$1500 for an encoder is not an option.
I've not seen anything on my Marantz receiver that lets me "mix up" from 5.1 to 7.1.
Looks like I'll have to sit this one out until something turns up for free.
Just seen your screen capture, you must have been putting that up while I was typing :-)
That's something neat, but unfortuately my soundcard will not do it. Cheers.
"My stereo speakers are pretty much flat down to 20Hz, and have 12" woofers, though in a specific configuration. "
Hoo hum....Very boring and 2 dimensional.
A properly balanced, high quality surround system with a good surround track is nothing short of amazing. Even more so at home than in the theaters because you have total control and can tune it for the exact seating position of your choice. And with 4 woofers (two 15 inch subs and two 12's in the front speakers) when a bomb blast goes off you can feel it just as much as see it.
Of course you're free to stick with your flat stereo speakers but me.... I decided to move up and on YEARS ago ;)
So if movies aren't your thing and your happy with your flat stereo speakers, why are you trolling in this thread desperately seeking attention? ALL of your posts in this thread thus far have not in any way lent assistance to the op and seem to be primarily aimed at disrupting things.
Well I created a set of full 7.1 surround sound files yesterday of a small instrumental/vocal group busking downtown. Once I had created the software template (~10minutes) the generation of the files took about 10 seconds. Now I could bang out further 7.1 sets of other songs in less than a minute or so.
Then I re-enabled the 7.1 sound on my motherboard and installed the drivers for it.
And finally wired the 7.1 outputs of my motherboard to my receiver.
Unfortunately that-all was the easy part.
Now I'm in a hopefully temporary holding pattern while I figure out:
1) How to get buses to work in Vegas. I am going to have to spend some time drawing diagrams of what is going on before I can understand it.*
2) Figuring out how to get Vegas to recognise the 7.1 as opposed to the add-on 5.1 sound card I have. I may have to uninstal the 5.1 card in order to get the 7.1 working - which would be annoying because the 5.1 card gives lovely sound quality.
3) Try and get rid of the 60c/s hum that connecting my pc up to my receiver causes. (probably not gonna happen as I suspect it's not an earth-loop or grounding issue but comes from the motherboard itself)
*when I worked as a pro everything was mono. (1 bus) So I find multiple busses easy as a concept but very difficult to figure out in practice. And as always, the help files are frustratingly difficult to use. (No one ever writes the answer to the question I am asking). Sigh.
Me angry, and trolling ?!!! Sorry if I touched a nerve.
In response to other posts on a tangent of the thread I simply stated that my stereo speakers have bass extension to around 20 Hz without a sub, and 5.1 doesn't really excite me. And a slightly amusing annecote regarding spilt coffee.
Clearly it does for many other people, and I wish you, all of them, and everybody else, Season's Greetings !
To give 3 dimensions you need a vertical component, possibly 8 (or 8.1). FLB, FLT, FRB, FRT (where 'B' is for bottom and "t" is for Top), the same vertical arrangement on rear, a sub if you need, and a Centre if the imaging is too challenged to localise screen dialogue.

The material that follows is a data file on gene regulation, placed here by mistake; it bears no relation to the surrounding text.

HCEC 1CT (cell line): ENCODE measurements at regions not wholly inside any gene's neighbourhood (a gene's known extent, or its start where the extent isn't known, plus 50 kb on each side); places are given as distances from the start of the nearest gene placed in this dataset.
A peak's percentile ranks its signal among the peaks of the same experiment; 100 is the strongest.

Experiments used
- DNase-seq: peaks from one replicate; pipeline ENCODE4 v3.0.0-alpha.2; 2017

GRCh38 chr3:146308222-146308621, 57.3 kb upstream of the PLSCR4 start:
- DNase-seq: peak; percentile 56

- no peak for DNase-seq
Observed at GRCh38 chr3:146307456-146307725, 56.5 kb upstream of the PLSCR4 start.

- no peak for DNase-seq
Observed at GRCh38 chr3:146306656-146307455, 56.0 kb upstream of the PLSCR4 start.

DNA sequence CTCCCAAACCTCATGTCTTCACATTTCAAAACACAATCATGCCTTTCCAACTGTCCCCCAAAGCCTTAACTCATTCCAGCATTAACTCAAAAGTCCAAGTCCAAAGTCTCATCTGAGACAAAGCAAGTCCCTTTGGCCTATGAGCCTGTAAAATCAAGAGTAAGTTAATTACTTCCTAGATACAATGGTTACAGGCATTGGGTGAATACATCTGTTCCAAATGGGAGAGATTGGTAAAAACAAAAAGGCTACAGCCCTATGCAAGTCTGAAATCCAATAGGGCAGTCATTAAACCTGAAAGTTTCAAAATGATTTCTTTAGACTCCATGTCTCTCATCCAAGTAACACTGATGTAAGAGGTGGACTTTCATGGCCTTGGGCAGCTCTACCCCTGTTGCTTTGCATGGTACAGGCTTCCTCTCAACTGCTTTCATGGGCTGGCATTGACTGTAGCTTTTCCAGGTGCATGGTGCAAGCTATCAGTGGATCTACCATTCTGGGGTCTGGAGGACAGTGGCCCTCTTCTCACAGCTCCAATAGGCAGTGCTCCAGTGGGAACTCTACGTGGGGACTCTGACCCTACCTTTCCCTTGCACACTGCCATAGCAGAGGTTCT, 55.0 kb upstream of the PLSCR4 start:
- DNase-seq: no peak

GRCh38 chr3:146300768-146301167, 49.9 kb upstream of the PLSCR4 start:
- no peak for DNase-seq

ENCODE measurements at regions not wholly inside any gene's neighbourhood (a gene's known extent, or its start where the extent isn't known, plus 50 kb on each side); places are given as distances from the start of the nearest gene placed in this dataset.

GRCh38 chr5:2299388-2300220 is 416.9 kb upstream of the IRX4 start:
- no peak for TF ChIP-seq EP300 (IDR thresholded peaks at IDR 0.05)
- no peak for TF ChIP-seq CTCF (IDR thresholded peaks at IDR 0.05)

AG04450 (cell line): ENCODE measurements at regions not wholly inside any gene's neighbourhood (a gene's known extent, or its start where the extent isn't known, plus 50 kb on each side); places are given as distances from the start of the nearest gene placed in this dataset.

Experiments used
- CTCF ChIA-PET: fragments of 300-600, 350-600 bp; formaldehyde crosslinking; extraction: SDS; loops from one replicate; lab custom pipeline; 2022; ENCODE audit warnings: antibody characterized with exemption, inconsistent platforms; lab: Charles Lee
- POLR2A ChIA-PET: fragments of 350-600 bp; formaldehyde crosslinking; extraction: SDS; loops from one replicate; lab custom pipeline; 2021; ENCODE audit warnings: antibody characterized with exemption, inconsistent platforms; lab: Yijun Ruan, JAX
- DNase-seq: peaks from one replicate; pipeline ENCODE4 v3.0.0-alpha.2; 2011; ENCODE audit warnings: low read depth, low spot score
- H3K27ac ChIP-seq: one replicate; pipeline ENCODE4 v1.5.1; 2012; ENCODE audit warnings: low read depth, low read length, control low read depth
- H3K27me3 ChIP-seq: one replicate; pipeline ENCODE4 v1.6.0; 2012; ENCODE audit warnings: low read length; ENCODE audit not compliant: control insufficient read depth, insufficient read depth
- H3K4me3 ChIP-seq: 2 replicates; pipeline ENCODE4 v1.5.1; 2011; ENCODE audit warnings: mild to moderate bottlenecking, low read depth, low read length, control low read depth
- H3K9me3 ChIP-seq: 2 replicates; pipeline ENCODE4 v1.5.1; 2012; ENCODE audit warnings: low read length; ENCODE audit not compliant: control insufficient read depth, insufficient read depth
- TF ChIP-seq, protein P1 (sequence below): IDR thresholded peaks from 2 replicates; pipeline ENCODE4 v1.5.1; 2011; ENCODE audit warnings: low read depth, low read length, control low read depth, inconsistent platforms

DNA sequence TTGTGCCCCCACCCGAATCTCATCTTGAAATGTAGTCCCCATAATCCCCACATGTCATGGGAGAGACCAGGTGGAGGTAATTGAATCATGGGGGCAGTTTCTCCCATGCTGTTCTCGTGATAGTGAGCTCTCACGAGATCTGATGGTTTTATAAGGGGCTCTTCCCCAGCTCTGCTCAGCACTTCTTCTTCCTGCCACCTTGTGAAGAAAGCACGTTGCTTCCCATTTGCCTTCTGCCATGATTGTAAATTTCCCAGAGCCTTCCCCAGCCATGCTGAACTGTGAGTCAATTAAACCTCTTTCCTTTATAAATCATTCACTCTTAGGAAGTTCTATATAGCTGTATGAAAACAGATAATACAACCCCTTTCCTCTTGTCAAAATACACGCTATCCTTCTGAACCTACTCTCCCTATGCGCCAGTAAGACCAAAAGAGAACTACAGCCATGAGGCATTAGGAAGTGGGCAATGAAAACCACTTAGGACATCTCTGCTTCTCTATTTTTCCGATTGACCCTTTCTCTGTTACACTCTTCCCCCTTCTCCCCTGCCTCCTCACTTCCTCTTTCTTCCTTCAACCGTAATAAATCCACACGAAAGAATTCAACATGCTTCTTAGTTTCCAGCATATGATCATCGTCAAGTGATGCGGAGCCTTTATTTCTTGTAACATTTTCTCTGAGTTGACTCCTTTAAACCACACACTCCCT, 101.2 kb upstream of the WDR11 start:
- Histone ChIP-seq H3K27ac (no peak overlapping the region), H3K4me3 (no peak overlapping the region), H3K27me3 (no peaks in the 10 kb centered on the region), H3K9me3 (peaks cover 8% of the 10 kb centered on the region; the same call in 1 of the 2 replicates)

"8" is achievable with common 8-output converters. As is the 7.1 for the OP. But the panning .....
"Then I re-enabled the 7.1 sound on my motherboard and installed the drivers for it.
I don't think the 7.1 sound on your mobo will not work because the channels are not assignable. You need a sound card with at least 8 assignable channels. This means the channels are discrete and front speakers (just for example) can be assigned to rear tracks and so on. Your audio device type in preferences should show up something like this:
Hoo boy! First: Thankyou all very much for all the input.
1) Yes well when I look at my creative ASIO I get exactly as shown in your screen grab. Oh wait, you do have more channels availablethan me. Perhaps it is something to do with the drivers for my 7.1 not having an ASIO option?
2) The 7.1 on my motherboard obviously has 8 channels but you know they are "not assignable"?
How do you know this?
3) Another question: There is only 5.1 available to "assign" in the Vegas preferences Audio Device tab. So it wouldn't matter if I had an 8 channel device according to this setting - or is this a case of a software engineer only making availabe what his software thinks is physically is available? (I dislike that big brother approach)
4) But wait you said to use stereo and assign multiple busses. Mmm, my head is spinning, time to quit for the night.
"4) But wait you said to use stereo and assign multiple busses"
Now you're getting it. If you do indeed have assignable channels then you simply need to assign the tracks to the channels you want. The STEREO selection allows us to add busses (unlike the surround sound slection). Do not try and assign tracks through preferences. It simply sets a default value, and as you have noticed the "default" does not include 7.1. Instead assign the track to busses through the mixing console (first screen grab above). Then on the actual time line you will need to assign the track to the appropriate bus.
"2) The 7.1 on my motherboard obviously has 8 channels but you know they are "not assignable"?"
Your FRONT, REAR, SIDE, etc will either show up as viable choices.... or they won't. If they don't then there is a communication problem between Vegas and your audio card, or your audio card simply does not have the flexibility.